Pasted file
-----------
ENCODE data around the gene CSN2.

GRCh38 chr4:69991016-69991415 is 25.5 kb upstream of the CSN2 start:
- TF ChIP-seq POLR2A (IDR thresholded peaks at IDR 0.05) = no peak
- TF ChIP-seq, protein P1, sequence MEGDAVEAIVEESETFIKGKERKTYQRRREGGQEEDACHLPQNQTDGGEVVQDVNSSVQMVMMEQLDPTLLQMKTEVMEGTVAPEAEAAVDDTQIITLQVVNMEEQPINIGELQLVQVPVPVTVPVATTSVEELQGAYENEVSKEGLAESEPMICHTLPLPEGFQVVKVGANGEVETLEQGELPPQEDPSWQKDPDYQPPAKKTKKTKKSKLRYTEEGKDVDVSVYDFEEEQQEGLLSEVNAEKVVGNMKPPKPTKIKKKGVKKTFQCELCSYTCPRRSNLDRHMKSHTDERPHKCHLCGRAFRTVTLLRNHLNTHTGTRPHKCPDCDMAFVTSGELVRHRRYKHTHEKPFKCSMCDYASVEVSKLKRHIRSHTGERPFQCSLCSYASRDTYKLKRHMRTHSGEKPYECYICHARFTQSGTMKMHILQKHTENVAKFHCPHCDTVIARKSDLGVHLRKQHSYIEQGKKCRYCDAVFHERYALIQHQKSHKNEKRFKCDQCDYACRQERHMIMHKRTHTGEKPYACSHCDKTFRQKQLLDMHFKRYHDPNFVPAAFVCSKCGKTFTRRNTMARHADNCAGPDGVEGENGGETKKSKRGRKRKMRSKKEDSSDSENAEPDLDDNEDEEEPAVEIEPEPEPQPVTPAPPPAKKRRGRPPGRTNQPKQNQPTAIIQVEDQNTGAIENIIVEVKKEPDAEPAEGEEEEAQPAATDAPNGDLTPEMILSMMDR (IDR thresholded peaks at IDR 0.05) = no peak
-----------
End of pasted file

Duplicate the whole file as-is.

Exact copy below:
ENCODE data around the gene CSN2.

GRCh38 chr4:69991016-69991415 is 25.5 kb upstream of the CSN2 start:
- TF ChIP-seq POLR2A (IDR thresholded peaks at IDR 0.05) = no peak
- TF ChIP-seq, protein P1, sequence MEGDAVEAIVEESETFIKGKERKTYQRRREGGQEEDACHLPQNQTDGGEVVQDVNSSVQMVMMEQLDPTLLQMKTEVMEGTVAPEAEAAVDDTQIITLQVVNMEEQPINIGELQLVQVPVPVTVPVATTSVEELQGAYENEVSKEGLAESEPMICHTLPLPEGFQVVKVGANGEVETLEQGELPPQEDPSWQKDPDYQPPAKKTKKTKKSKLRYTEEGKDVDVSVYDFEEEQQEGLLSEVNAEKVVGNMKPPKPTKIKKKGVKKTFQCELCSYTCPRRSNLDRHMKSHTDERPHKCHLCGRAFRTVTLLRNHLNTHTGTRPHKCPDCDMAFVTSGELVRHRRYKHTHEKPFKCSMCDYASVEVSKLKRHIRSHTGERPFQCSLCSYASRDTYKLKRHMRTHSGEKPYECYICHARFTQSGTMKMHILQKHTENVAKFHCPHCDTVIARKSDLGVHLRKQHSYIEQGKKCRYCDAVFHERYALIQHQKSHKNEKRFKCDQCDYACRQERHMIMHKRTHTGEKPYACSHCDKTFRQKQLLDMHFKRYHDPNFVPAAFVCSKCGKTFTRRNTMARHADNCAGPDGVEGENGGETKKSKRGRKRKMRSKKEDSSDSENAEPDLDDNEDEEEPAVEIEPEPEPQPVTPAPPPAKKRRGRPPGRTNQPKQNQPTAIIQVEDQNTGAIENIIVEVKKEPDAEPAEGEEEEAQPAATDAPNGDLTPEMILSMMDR (IDR thresholded peaks at IDR 0.05) = no peak